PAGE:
|Publication number||US5867898 A|
|Application number||US 08/811,077|
|Publication date||Feb 9, 1999|
|Filing date||Mar 3, 1997|
|Priority date||Apr 27, 1995|
|Also published as||CN1084136C, CN1142169A, CN1217566C, CN1390086A, US5670750|
|Publication number||08811077, 811077, US 5867898 A, US 5867898A, US-A-5867898, US5867898 A, US5867898A|
|Inventors||John Matthew Lauffer, David John Russell, James Jens Hansen|
|Original Assignee||International Business Machines Corporation|
|Export Citation||BiBTeX, EndNote, RefMan|
|Patent Citations (8), Referenced by (13), Classifications (41), Legal Events (4)|
|External Links: USPTO, USPTO Assignment, Espacenet|
This is a division of U.S. Ser. No. 08/429,612 Apr. 27, 1995 now U.S. Pat. No. 5,670,750 issued Sep. 23, 1997.
1. Field of the Invention.
The present invention, generally, relates to electrical circuit cards and their manufacture.
Circuit cards today are still called "printed circuit boards" even though they seldom are printed. Regardless of how they are made, they must conform to stringent safety requirements concerning their operating voltages, dielectric breakdown voltages and ability to dissipate heat during operating conditions.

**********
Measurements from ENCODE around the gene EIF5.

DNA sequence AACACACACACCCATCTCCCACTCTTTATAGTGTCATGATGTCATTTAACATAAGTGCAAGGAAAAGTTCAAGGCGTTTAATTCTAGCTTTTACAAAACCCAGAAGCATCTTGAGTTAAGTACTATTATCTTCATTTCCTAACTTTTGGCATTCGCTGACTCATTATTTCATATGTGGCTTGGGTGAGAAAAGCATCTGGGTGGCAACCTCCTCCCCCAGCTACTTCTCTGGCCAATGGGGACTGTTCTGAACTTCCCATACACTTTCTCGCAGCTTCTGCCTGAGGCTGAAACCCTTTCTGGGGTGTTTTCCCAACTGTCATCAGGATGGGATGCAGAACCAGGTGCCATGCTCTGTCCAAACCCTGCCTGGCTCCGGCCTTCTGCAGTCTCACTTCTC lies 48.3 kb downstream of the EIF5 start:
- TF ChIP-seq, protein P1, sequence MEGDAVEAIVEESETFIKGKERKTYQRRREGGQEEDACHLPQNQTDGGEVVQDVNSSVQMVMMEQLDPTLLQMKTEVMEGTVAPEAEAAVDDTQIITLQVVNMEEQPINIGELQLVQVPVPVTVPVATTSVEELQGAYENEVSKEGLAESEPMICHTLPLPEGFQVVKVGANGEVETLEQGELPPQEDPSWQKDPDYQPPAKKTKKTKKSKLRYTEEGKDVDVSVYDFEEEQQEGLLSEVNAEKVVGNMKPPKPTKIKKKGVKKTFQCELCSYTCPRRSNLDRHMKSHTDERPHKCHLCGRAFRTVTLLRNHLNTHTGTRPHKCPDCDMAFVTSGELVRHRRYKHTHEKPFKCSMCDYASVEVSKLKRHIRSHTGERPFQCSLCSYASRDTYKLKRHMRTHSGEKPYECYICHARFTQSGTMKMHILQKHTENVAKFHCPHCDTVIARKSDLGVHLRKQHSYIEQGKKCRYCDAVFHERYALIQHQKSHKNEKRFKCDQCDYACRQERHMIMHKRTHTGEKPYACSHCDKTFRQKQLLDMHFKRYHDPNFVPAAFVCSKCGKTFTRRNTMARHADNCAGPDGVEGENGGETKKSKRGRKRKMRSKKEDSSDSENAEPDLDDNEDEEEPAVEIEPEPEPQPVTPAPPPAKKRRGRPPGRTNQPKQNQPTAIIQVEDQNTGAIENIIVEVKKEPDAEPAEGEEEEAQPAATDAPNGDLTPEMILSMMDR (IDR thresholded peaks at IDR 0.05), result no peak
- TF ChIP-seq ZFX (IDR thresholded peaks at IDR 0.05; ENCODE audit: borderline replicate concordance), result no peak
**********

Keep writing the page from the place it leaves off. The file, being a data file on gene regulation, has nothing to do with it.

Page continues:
When these safety requirements call for ability to operate under voltages of at least 2500 volts, this dictates minimum dielectric thicknesses, which often present heat dissipation problems. Of course, cooling by forced air or water can be provided, but this arrangement causes other problems.
2. Description of the Prior Art.
U.S. Pat. No. 4,993,148 to Adachi et al. describes a method for forming a circuit board that involves plating conductor layers on a pre-defined dielectric layer that leaves a portion of the conductor exposed for mounting components. This method does not involve applying a copper foil, defining a conductor and via pattern in the copper foil and then using the conductor and via pattern to define the dielectric.